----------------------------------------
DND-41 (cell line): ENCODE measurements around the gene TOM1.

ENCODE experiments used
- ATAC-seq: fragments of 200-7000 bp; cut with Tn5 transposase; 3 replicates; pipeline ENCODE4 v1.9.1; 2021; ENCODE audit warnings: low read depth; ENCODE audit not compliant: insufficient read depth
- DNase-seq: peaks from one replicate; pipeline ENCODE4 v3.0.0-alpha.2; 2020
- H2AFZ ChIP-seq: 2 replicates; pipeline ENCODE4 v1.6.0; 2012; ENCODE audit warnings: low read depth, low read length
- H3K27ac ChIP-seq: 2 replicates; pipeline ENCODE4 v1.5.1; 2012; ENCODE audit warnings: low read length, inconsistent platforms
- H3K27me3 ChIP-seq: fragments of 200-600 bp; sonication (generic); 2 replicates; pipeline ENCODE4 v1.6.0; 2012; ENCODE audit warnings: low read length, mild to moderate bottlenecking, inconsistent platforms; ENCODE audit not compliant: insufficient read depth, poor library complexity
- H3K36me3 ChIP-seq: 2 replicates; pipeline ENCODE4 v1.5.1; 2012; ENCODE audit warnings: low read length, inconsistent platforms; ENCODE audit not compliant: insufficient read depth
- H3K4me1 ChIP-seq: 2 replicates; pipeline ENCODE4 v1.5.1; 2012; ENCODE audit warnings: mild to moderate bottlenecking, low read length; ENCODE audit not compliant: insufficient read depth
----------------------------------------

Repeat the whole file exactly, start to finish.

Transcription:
DND-41 (cell line): ENCODE measurements around the gene TOM1.

ENCODE experiments used
- ATAC-seq: fragments of 200-7000 bp; cut with Tn5 transposase; 3 replicates; pipeline ENCODE4 v1.9.1; 2021; ENCODE audit warnings: low read depth; ENCODE audit not compliant: insufficient read depth
- DNase-seq: peaks from one replicate; pipeline ENCODE4 v3.0.0-alpha.2; 2020
- H2AFZ ChIP-seq: 2 replicates; pipeline ENCODE4 v1.6.0; 2012; ENCODE audit warnings: low read depth, low read length
- H3K27ac ChIP-seq: 2 replicates; pipeline ENCODE4 v1.5.1; 2012; ENCODE audit warnings: low read length, inconsistent platforms
- H3K27me3 ChIP-seq: fragments of 200-600 bp; sonication (generic); 2 replicates; pipeline ENCODE4 v1.6.0; 2012; ENCODE audit warnings: low read length, mild to moderate bottlenecking, inconsistent platforms; ENCODE audit not compliant: insufficient read depth, poor library complexity
- H3K36me3 ChIP-seq: 2 replicates; pipeline ENCODE4 v1.5.1; 2012; ENCODE audit warnings: low read length, inconsistent platforms; ENCODE audit not compliant: insufficient read depth
- H3K4me1 ChIP-seq: 2 replicates; pipeline ENCODE4 v1.5.1; 2012; ENCODE audit warnings: mild to moderate bottlenecking, low read length; ENCODE audit not compliant: insufficient read depth